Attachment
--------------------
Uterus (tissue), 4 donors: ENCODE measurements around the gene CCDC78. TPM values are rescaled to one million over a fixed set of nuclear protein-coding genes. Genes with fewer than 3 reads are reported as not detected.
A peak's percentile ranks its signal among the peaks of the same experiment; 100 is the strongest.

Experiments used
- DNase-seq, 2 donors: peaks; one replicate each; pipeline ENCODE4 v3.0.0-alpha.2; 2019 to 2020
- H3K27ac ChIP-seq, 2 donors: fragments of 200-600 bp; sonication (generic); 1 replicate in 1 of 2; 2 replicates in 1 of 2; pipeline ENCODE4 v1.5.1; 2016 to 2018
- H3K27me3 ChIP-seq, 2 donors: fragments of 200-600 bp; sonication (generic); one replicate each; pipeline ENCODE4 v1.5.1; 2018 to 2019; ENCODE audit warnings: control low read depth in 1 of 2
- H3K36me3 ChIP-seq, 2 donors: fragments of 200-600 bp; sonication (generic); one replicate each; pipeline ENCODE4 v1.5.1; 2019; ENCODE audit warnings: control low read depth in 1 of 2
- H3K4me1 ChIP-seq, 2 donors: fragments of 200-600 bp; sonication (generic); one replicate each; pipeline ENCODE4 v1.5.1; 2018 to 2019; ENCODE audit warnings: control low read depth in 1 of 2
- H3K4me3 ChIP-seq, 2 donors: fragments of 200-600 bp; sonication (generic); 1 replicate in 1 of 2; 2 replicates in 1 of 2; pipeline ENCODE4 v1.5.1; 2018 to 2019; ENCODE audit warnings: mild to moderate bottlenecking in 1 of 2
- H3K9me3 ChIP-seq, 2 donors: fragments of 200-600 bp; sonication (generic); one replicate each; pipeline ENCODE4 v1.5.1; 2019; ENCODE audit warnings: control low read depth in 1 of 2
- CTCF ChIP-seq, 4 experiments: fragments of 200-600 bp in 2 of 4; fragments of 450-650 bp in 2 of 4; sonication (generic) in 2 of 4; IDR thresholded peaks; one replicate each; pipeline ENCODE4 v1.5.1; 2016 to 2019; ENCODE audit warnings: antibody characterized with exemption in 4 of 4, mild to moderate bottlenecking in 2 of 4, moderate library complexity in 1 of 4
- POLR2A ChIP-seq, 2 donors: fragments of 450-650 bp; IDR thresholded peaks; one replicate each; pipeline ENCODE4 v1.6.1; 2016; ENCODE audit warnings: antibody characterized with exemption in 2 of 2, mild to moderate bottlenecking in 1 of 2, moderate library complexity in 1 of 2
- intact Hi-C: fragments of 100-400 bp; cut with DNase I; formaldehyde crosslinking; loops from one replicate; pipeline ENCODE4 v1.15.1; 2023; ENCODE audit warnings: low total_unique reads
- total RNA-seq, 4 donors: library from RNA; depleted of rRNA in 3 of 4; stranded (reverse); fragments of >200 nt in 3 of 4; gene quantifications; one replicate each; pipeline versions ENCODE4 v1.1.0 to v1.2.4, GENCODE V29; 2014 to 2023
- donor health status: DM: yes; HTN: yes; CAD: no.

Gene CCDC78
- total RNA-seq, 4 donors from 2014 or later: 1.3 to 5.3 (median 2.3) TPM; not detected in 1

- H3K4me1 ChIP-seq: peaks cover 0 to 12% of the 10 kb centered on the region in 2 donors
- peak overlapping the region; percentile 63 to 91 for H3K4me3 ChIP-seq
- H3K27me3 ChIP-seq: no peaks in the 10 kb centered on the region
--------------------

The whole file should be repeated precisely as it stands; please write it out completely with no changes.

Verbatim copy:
Uterus (tissue), 4 donors: ENCODE measurements around the gene CCDC78. TPM values are rescaled to one million over a fixed set of nuclear protein-coding genes. Genes with fewer than 3 reads are reported as not detected.
A peak's percentile ranks its signal among the peaks of the same experiment; 100 is the strongest.

Experiments used
- DNase-seq, 2 donors: peaks; one replicate each; pipeline ENCODE4 v3.0.0-alpha.2; 2019 to 2020
- H3K27ac ChIP-seq, 2 donors: fragments of 200-600 bp; sonication (generic); 1 replicate in 1 of 2; 2 replicates in 1 of 2; pipeline ENCODE4 v1.5.1; 2016 to 2018
- H3K27me3 ChIP-seq, 2 donors: fragments of 200-600 bp; sonication (generic); one replicate each; pipeline ENCODE4 v1.5.1; 2018 to 2019; ENCODE audit warnings: control low read depth in 1 of 2
- H3K36me3 ChIP-seq, 2 donors: fragments of 200-600 bp; sonication (generic); one replicate each; pipeline ENCODE4 v1.5.1; 2019; ENCODE audit warnings: control low read depth in 1 of 2
- H3K4me1 ChIP-seq, 2 donors: fragments of 200-600 bp; sonication (generic); one replicate each; pipeline ENCODE4 v1.5.1; 2018 to 2019; ENCODE audit warnings: control low read depth in 1 of 2
- H3K4me3 ChIP-seq, 2 donors: fragments of 200-600 bp; sonication (generic); 1 replicate in 1 of 2; 2 replicates in 1 of 2; pipeline ENCODE4 v1.5.1; 2018 to 2019; ENCODE audit warnings: mild to moderate bottlenecking in 1 of 2
- H3K9me3 ChIP-seq, 2 donors: fragments of 200-600 bp; sonication (generic); one replicate each; pipeline ENCODE4 v1.5.1; 2019; ENCODE audit warnings: control low read depth in 1 of 2
- CTCF ChIP-seq, 4 experiments: fragments of 200-600 bp in 2 of 4; fragments of 450-650 bp in 2 of 4; sonication (generic) in 2 of 4; IDR thresholded peaks; one replicate each; pipeline ENCODE4 v1.5.1; 2016 to 2019; ENCODE audit warnings: antibody characterized with exemption in 4 of 4, mild to moderate bottlenecking in 2 of 4, moderate library complexity in 1 of 4
- POLR2A ChIP-seq, 2 donors: fragments of 450-650 bp; IDR thresholded peaks; one replicate each; pipeline ENCODE4 v1.6.1; 2016; ENCODE audit warnings: antibody characterized with exemption in 2 of 2, mild to moderate bottlenecking in 1 of 2, moderate library complexity in 1 of 2
- intact Hi-C: fragments of 100-400 bp; cut with DNase I; formaldehyde crosslinking; loops from one replicate; pipeline ENCODE4 v1.15.1; 2023; ENCODE audit warnings: low total_unique reads
- total RNA-seq, 4 donors: library from RNA; depleted of rRNA in 3 of 4; stranded (reverse); fragments of >200 nt in 3 of 4; gene quantifications; one replicate each; pipeline versions ENCODE4 v1.1.0 to v1.2.4, GENCODE V29; 2014 to 2023
- donor health status: DM: yes; HTN: yes; CAD: no.

Gene CCDC78
- total RNA-seq, 4 donors from 2014 or later: 1.3 to 5.3 (median 2.3) TPM; not detected in 1

- H3K4me1 ChIP-seq: peaks cover 0 to 12% of the 10 kb centered on the region in 2 donors
- peak overlapping the region; percentile 63 to 91 for H3K4me3 ChIP-seq
- H3K27me3 ChIP-seq: no peaks in the 10 kb centered on the region